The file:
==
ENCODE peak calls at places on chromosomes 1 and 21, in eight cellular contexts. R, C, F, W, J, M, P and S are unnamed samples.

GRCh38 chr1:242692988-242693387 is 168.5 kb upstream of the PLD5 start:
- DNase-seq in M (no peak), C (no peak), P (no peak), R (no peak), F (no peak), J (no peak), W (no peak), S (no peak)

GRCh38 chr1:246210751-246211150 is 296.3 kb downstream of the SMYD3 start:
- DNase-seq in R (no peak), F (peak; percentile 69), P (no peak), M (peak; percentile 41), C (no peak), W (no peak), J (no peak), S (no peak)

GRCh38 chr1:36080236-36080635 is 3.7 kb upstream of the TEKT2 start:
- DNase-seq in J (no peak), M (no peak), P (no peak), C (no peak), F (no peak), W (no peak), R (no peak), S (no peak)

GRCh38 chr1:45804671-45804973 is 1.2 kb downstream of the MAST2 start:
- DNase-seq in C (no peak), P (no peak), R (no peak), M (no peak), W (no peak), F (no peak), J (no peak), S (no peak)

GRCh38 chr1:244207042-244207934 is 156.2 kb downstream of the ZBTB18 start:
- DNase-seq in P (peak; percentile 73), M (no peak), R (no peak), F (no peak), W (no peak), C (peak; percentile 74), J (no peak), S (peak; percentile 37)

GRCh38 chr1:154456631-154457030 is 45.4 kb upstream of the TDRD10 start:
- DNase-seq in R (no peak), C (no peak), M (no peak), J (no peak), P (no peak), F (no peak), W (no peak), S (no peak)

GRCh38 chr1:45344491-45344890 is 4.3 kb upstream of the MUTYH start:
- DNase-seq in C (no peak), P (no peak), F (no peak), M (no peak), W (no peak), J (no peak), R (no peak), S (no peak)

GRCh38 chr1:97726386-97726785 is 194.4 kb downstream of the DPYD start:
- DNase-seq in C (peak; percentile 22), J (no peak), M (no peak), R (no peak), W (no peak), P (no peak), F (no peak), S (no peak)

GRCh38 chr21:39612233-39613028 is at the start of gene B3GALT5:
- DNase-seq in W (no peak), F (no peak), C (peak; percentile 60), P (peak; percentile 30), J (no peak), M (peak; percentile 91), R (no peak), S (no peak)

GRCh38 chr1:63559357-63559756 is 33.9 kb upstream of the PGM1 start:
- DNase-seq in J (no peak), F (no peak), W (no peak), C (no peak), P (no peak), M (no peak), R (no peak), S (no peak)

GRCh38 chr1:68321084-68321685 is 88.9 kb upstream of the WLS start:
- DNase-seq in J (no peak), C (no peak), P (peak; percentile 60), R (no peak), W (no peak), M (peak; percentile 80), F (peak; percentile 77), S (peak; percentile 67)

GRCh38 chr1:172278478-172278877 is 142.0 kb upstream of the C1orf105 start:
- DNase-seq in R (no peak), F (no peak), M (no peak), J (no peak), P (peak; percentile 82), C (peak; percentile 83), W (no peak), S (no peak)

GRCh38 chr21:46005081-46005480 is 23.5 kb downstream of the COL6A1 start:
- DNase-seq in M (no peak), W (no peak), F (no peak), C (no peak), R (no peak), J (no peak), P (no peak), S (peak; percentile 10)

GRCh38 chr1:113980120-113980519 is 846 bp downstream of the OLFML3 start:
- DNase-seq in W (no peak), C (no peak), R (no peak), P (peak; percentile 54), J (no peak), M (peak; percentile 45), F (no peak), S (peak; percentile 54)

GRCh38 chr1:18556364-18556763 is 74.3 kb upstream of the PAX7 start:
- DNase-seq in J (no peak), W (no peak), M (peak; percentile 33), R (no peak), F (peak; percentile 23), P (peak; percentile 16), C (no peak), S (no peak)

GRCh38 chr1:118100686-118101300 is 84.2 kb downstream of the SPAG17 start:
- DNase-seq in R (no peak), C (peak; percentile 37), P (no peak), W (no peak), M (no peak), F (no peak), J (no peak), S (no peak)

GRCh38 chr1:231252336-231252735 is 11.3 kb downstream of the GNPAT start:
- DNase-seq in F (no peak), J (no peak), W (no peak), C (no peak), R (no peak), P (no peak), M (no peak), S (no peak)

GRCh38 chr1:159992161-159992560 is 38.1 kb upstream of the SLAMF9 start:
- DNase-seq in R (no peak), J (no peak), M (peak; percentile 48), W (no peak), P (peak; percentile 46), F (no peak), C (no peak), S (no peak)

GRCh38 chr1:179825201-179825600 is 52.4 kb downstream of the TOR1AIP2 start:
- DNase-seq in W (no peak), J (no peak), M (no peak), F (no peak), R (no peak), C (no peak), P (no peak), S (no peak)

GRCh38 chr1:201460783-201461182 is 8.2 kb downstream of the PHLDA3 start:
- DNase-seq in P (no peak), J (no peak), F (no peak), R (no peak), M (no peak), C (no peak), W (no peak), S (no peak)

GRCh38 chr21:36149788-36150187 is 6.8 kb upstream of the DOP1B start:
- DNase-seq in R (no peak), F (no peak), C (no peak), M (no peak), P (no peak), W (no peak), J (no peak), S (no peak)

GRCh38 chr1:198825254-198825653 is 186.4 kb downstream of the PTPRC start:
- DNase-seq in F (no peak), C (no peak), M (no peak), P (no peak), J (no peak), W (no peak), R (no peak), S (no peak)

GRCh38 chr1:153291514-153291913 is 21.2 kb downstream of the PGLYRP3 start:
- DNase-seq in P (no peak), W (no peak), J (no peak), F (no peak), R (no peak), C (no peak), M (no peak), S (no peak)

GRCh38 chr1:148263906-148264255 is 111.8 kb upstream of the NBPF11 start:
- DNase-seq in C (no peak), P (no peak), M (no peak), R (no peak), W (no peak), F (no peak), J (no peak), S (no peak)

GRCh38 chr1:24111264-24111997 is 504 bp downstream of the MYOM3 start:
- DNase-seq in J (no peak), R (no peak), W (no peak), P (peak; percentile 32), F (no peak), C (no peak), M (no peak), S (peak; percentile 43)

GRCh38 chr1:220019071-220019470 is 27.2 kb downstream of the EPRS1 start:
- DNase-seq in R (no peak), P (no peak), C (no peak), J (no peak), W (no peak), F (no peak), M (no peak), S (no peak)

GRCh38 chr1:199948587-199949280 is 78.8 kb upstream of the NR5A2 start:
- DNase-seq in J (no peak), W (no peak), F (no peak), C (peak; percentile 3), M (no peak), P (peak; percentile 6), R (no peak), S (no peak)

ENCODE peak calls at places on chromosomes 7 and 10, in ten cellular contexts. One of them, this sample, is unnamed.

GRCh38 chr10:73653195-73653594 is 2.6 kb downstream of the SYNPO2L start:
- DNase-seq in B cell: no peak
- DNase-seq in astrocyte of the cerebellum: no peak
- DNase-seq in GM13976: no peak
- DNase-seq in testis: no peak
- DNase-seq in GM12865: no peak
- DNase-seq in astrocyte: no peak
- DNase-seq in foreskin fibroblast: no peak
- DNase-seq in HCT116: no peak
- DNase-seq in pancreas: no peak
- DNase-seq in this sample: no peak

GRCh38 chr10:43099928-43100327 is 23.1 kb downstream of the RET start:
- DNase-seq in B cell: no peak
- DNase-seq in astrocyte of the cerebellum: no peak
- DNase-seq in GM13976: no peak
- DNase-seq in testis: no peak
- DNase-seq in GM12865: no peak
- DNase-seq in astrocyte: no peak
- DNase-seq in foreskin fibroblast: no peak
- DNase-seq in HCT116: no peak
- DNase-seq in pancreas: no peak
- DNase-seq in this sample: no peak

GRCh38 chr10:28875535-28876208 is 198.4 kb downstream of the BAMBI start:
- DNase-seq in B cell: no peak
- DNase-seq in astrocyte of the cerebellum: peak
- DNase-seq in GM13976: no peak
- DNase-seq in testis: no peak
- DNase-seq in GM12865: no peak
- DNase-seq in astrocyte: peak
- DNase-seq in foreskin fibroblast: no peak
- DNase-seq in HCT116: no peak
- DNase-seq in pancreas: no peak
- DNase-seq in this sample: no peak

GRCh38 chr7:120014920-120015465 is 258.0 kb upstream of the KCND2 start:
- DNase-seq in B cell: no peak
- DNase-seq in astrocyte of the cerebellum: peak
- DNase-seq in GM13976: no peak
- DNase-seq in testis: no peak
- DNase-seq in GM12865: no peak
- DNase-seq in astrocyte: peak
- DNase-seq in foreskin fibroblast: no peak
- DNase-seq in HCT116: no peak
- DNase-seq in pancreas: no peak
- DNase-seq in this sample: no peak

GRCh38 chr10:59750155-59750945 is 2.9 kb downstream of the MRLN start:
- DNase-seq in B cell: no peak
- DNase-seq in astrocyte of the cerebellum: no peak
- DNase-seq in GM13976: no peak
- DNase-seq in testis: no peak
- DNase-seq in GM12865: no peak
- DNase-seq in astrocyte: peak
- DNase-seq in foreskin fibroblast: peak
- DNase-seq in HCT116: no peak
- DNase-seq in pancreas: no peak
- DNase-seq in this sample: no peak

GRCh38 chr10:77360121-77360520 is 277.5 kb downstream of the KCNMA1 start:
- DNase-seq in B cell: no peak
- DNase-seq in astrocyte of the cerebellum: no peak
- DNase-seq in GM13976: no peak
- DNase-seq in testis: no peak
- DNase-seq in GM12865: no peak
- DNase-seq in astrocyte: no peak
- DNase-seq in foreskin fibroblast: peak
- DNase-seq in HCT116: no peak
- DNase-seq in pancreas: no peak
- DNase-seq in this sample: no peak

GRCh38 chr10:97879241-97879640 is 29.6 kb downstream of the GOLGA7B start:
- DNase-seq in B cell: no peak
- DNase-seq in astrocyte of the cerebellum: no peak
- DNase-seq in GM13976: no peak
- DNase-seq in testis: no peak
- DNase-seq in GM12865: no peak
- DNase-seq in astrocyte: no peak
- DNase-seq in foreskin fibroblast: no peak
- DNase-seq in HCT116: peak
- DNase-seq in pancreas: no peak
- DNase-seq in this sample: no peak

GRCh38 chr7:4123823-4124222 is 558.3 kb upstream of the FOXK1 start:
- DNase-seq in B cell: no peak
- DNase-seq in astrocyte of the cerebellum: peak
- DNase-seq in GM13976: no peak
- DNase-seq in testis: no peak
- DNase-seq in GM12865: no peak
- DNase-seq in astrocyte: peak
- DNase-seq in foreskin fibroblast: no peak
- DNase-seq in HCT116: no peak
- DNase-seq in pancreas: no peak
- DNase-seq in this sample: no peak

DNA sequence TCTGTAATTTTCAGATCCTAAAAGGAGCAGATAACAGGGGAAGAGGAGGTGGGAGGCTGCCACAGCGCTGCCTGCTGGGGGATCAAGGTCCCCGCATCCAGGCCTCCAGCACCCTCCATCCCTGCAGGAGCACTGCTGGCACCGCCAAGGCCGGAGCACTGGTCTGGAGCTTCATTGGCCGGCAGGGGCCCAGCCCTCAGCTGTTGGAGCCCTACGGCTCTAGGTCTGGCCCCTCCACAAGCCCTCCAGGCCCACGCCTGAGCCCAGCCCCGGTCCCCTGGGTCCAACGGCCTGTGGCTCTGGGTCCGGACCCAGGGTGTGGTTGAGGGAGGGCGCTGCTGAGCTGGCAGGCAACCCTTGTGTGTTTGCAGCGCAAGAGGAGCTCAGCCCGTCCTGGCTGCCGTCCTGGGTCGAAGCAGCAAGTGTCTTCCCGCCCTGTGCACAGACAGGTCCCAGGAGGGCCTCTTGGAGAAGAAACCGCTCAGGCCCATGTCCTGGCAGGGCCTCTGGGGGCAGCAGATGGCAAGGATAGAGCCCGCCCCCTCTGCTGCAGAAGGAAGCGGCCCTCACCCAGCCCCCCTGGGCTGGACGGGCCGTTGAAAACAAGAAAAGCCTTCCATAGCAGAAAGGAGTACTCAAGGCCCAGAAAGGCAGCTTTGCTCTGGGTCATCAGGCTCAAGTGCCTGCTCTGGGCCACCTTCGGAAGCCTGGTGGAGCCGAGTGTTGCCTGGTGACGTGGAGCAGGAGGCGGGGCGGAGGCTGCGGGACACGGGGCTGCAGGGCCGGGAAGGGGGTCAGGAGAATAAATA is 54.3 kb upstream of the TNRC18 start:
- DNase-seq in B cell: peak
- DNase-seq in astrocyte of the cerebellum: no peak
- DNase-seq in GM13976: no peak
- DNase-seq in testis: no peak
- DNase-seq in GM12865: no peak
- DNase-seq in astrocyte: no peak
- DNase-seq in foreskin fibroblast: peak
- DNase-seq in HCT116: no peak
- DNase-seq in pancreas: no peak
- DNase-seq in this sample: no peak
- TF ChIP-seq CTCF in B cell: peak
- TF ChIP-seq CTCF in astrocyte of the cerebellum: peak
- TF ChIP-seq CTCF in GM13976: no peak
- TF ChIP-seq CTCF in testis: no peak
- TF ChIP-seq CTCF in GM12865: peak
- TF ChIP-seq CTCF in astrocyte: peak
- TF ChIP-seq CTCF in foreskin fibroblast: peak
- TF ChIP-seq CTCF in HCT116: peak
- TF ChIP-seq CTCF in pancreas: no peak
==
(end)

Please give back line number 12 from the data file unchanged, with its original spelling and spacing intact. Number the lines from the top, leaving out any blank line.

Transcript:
GRCh38 chr1:154456631-154457030 is 45.4 kb upstream of the TDRD10 start: